For example, I was in the Army and stationed in West Germany when the Berlin Wall came down in November of 1989. It was news where we were, but I don’t think many of us in Rheinberg really understood that the epochal event of our generation was playing itself out only a few hundred miles away. We look back at it today as the touchstone that it is — the death knell of the Soviet Union. But at the time, most of us didn’t recognize it as such.
That’s likely because for all of my life, and most of my parents’ lives, the Soviet Union was the grand villain, the ubiquitous enemy, a fount of evil that simply was. It was the perpetual enemy to be feared above all else, and it was the reason I and hundreds of thousands of others spent weeks, months, or years training to counter attacks coming from Poland or East Germany or the Soviet Union itself.
In an environment where the Soviets being enemies was as natural as gravity, it was hard to see the fall of the Wall changing the world. But it did. September 11 was something different altogether. Most of the country was going about its normal business that morning, another mundane Tuesday. Then the first plane hit. It was a stunning event, but for a moment, we thought it was a tragedy of an accident. The kind of bad thing that sometimes happens. The moment the second plane hit, everyone in America knew that something was going on. When those two buildings, those two signs of American strength and prosperity, came down, we knew that the world had changed.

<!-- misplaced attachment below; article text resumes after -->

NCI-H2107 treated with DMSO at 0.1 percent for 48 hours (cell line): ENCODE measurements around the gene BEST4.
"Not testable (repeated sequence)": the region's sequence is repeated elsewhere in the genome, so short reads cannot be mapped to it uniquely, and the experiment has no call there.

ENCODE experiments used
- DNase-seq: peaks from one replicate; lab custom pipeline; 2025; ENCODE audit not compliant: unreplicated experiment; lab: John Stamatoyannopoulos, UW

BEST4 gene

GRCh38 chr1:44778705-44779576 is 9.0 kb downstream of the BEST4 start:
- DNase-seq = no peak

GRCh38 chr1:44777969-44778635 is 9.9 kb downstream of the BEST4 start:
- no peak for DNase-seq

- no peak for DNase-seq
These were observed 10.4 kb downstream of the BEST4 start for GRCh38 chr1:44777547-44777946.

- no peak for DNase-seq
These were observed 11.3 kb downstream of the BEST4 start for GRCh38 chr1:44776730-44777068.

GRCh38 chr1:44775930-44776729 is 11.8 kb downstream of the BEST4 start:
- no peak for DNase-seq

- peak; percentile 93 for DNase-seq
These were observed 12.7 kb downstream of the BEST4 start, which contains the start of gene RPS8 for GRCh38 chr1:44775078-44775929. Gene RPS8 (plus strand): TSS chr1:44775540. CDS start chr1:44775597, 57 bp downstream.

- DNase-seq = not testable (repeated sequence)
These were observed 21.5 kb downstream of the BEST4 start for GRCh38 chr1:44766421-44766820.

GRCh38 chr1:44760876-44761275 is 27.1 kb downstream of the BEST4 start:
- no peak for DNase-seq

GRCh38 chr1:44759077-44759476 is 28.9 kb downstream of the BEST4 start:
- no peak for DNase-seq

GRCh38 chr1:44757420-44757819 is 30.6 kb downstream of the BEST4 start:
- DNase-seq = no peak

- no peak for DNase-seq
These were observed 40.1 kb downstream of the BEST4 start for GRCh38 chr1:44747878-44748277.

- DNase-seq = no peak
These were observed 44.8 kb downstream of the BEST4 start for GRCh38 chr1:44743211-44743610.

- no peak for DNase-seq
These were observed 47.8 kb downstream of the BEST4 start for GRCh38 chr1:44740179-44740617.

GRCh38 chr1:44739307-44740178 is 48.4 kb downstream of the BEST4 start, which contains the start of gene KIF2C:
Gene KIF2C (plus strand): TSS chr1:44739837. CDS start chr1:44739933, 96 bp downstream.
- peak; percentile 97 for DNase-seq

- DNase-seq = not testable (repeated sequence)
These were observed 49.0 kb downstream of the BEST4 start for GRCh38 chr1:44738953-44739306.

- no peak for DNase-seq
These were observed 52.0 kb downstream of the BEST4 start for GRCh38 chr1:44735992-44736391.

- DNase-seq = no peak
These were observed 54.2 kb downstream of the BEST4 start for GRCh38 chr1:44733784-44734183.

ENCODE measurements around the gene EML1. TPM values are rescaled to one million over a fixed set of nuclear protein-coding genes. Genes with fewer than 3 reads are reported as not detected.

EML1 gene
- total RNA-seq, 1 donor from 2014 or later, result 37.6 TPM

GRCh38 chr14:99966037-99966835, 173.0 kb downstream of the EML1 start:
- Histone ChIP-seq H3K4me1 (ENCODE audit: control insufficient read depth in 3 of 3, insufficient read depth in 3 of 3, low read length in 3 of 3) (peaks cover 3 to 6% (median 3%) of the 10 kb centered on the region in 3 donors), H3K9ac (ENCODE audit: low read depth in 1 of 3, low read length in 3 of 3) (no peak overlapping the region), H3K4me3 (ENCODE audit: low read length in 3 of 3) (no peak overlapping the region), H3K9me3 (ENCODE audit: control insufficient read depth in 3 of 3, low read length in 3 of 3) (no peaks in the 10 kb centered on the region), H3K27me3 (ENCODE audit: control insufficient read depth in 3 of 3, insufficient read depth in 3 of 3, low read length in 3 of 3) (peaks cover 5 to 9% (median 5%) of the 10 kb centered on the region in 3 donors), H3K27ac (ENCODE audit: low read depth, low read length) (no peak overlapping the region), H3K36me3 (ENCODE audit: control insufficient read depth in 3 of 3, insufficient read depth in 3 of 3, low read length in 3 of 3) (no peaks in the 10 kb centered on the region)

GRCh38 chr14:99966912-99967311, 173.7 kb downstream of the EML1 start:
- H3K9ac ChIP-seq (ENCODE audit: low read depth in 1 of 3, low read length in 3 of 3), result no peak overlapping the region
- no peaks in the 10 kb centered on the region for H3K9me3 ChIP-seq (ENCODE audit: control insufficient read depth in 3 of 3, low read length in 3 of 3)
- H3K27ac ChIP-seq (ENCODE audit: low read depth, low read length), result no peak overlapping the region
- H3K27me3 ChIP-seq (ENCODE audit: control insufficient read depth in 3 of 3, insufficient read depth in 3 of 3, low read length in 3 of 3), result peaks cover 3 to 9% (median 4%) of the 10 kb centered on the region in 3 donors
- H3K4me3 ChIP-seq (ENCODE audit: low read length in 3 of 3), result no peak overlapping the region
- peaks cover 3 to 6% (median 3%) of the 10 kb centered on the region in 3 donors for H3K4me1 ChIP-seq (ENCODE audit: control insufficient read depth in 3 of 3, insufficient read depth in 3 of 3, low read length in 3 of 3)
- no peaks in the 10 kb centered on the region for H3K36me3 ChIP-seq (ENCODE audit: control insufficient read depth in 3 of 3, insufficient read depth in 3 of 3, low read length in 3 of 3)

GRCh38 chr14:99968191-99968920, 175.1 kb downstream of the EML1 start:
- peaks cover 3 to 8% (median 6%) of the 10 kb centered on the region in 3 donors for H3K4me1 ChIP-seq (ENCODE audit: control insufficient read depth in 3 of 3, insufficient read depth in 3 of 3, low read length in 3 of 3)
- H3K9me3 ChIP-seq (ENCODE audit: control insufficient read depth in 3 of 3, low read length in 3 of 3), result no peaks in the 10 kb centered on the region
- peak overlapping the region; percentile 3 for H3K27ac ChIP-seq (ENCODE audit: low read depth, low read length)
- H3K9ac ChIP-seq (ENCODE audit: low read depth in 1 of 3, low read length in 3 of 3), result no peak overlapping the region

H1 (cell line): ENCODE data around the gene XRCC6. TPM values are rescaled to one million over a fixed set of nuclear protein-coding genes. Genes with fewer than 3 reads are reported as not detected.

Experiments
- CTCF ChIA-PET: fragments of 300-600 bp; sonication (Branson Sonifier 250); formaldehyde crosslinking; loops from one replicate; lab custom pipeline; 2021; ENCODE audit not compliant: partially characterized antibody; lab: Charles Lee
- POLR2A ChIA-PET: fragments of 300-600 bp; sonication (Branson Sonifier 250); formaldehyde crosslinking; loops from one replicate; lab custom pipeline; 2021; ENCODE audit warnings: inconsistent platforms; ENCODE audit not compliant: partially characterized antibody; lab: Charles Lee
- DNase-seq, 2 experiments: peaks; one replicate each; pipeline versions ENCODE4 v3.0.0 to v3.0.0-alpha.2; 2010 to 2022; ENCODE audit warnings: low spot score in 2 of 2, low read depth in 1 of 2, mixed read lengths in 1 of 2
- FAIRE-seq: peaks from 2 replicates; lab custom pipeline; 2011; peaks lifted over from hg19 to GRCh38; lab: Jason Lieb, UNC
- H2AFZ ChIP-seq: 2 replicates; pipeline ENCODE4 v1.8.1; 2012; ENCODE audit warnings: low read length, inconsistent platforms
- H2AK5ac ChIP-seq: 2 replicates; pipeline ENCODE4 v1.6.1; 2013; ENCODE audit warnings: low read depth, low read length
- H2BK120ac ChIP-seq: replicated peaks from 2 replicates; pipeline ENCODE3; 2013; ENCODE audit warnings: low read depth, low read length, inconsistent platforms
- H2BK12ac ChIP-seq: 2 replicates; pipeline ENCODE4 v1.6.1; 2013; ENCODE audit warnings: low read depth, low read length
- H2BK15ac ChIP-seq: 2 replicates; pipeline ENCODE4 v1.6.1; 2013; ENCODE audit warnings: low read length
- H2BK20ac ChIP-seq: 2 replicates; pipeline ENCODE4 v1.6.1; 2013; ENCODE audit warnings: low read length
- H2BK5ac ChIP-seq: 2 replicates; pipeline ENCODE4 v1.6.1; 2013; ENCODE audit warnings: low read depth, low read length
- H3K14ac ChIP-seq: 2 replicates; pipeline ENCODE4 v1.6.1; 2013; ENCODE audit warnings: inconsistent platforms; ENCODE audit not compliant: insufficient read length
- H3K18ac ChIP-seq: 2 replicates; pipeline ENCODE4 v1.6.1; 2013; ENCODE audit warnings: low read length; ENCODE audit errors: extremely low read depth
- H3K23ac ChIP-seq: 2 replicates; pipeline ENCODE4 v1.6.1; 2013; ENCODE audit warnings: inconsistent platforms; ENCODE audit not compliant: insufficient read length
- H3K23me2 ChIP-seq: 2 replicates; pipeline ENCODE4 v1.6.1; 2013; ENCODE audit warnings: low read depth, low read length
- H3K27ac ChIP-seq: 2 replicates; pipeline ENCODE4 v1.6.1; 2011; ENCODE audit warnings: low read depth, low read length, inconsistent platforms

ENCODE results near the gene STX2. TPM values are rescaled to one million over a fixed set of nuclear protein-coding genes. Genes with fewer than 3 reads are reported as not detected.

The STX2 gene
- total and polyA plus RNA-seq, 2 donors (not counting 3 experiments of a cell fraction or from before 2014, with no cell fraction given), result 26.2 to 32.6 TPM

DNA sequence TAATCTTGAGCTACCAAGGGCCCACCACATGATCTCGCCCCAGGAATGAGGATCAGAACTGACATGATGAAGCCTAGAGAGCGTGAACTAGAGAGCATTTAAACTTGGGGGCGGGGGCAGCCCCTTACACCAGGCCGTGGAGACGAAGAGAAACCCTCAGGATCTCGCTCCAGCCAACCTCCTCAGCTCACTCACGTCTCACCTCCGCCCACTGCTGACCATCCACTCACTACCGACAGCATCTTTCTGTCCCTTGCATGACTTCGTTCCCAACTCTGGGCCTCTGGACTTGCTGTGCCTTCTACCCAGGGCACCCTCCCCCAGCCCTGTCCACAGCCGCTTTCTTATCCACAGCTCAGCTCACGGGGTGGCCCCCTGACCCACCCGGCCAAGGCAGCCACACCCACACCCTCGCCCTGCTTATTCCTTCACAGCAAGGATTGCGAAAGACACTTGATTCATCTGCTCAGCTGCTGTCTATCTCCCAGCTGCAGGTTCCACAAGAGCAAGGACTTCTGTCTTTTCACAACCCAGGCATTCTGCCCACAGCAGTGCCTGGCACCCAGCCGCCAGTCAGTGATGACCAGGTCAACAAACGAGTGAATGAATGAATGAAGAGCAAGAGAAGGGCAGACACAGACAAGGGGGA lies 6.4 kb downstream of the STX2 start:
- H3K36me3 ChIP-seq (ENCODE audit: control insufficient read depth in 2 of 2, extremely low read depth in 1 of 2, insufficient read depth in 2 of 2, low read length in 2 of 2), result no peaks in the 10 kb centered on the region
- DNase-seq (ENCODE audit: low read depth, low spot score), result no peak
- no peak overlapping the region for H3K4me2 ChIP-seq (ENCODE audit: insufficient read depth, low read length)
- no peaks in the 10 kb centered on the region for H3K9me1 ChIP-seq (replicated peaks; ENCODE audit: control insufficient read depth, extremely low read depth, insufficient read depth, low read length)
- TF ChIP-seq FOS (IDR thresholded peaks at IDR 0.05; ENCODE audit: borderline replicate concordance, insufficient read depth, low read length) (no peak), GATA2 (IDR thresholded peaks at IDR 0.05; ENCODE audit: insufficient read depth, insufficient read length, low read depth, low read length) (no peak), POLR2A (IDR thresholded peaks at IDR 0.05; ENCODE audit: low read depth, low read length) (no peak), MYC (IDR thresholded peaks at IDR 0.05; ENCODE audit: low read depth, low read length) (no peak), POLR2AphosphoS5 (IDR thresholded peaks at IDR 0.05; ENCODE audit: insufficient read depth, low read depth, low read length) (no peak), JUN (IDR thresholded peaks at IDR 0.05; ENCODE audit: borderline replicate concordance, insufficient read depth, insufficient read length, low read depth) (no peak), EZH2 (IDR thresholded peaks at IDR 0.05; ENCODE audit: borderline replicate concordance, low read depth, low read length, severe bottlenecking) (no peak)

And now we sit here, two decades later, and we are at a point in history no less important than the fall of the Berlin Wall or the attack on the Twin Towers. When the Soviets or the Islamic terrorists were the enemy, we understood exactly what was at stake: our nation and our culture. Today, both of those things are in peril, but in a far more pernicious way.
The danger today strikes at the foundation of our Republic.
Most Americans don’t quite recognize that the exercise of the various God-given rights we enjoy is protected not by the 231-year-old document displayed in the National Archives, but rather by the fact that most Americans choose to respect the government and institutions that have been built on that document’s words. While the police and other government officials play a role in dealing with outliers, for the most part, Americans pay their taxes, obey the law, and avoid confrontations with their neighbors voluntarily. They understand they are part of neighborhoods, communities, and a country based on laws that find their foundation (mostly) in the Constitution and values that find their inspiration in the Declaration of Independence.
Americans follow the rules not because of stormtroopers stationed on every corner, enforcing diktats from above, but because the Constitution gives them a say in their government and their leaders. As such, even though Americans generally have a negative perception of Congress (18% approval rating), they remain engaged because every two years, they have an opportunity to “throw the bums out!” And while they almost never actually do that, Americans feel as if they have a say.
But what happens when citizens feel as though their right to have a say is gone? What happens when citizens who already have a dim view of government in general have to sit by helplessly as they watch widespread fraud steal that right to say out from under them? What happens when citizens go to bed with one candidate comfortably ahead only to discover in the morning that in a nation with over 3,000 counties, the mysterious midnight machinations of a dozen counties flipped the election to the other guy — particularly when data suggest that such an outcome is less likely than finding life on Mars?